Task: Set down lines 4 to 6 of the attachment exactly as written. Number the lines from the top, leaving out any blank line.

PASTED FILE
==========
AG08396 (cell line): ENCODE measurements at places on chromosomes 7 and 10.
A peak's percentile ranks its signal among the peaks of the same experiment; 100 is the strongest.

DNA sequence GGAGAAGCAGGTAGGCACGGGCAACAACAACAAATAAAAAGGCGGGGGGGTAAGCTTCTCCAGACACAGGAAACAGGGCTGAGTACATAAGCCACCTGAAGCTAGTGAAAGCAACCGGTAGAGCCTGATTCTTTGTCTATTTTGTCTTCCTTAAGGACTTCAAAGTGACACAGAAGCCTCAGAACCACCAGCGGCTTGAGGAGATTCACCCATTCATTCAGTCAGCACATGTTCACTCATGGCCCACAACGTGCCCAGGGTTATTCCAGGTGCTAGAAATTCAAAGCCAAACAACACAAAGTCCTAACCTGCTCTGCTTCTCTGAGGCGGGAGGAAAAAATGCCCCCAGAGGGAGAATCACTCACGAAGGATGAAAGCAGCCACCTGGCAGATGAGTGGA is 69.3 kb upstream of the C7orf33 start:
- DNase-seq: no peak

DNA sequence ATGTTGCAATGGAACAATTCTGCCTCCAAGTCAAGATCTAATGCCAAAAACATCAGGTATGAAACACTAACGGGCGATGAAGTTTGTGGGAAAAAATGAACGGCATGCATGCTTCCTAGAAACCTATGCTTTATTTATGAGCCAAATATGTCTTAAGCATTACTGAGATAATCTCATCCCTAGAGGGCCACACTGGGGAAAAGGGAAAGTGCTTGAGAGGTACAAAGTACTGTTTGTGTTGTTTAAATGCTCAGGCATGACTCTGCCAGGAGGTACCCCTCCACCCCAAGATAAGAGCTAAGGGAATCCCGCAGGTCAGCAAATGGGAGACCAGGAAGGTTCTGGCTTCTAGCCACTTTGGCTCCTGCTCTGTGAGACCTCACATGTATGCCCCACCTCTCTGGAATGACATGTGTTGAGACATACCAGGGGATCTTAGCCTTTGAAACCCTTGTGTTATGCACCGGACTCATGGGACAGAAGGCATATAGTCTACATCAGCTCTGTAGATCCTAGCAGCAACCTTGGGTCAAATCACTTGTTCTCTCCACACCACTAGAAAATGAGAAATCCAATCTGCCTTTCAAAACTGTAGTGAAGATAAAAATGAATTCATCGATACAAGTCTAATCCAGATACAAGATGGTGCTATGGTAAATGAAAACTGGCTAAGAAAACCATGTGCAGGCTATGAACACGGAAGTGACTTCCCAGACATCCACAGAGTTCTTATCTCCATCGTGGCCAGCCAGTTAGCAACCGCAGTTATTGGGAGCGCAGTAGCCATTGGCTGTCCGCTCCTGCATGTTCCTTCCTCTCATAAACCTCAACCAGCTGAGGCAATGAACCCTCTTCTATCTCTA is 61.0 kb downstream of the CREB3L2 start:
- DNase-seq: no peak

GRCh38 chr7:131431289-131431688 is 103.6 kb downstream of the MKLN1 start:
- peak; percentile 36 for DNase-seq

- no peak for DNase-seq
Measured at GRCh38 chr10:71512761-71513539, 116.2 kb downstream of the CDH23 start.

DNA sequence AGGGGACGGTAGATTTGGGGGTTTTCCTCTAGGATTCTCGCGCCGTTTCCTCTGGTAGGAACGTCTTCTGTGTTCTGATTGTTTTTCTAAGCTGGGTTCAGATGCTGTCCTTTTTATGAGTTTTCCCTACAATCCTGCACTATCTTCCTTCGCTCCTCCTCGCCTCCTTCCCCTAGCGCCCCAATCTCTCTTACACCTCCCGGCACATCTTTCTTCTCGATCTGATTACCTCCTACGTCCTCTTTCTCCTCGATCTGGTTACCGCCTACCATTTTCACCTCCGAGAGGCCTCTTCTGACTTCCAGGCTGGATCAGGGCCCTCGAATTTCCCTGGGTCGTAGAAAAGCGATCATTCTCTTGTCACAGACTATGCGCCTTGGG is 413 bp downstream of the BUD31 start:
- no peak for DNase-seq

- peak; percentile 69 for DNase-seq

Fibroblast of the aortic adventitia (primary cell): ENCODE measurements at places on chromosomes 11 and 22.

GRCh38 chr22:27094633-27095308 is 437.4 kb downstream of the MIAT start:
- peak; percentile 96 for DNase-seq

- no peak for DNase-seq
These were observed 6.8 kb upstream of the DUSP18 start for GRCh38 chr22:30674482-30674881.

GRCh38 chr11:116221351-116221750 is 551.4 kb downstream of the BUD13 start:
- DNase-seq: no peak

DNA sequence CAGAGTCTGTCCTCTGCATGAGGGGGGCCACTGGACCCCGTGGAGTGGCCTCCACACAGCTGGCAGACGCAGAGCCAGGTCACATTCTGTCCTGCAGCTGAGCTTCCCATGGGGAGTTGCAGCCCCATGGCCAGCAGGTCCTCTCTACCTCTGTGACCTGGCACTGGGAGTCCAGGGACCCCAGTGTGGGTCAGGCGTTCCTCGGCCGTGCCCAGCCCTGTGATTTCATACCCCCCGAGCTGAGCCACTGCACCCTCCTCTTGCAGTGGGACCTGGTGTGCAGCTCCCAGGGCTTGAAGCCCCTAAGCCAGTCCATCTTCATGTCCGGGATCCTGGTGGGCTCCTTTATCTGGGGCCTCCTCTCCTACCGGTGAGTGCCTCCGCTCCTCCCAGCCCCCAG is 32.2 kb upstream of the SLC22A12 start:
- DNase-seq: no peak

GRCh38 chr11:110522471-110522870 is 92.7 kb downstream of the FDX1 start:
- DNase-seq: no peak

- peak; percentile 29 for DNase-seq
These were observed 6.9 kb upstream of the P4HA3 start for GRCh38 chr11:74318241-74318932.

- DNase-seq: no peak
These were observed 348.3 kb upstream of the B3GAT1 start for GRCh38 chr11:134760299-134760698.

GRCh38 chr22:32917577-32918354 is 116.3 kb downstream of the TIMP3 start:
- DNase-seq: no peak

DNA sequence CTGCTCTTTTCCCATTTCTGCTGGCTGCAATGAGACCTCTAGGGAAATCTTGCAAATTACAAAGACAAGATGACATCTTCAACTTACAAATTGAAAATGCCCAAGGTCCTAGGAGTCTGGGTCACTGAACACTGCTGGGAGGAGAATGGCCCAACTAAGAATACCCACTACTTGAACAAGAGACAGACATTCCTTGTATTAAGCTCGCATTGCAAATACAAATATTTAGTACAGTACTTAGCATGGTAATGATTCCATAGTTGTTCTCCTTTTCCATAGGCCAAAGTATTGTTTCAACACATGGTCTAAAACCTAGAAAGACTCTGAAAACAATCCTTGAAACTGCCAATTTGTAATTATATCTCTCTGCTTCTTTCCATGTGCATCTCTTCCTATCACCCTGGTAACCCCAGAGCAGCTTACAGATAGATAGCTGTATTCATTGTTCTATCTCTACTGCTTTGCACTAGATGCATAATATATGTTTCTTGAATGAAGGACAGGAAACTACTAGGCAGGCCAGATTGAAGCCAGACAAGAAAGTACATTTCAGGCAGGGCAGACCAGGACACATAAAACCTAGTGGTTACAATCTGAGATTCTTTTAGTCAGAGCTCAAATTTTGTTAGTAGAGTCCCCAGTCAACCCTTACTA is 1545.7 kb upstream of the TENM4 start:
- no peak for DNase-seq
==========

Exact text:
- DNase-seq: no peak

DNA sequence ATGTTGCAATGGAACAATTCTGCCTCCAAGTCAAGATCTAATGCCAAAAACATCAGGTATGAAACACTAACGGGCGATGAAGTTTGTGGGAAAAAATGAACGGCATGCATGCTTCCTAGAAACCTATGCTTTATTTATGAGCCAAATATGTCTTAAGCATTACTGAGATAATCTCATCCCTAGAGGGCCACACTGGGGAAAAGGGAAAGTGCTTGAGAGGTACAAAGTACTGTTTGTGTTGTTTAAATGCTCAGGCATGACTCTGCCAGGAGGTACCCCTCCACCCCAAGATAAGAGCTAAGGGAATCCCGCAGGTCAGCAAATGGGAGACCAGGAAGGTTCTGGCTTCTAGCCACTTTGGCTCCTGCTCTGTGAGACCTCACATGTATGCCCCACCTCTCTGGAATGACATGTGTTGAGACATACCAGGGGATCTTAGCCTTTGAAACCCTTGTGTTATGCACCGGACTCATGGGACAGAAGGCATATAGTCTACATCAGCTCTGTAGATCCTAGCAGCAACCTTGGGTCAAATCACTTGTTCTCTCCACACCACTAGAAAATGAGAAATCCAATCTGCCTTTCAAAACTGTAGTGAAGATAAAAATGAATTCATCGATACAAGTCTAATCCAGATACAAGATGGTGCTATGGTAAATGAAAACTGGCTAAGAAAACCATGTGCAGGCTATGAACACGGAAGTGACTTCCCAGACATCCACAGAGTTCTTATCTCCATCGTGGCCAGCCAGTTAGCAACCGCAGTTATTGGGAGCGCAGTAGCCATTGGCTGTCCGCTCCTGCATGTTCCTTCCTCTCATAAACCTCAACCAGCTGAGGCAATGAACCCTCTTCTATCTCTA is 61.0 kb downstream of the CREB3L2 start:
- DNase-seq: no peak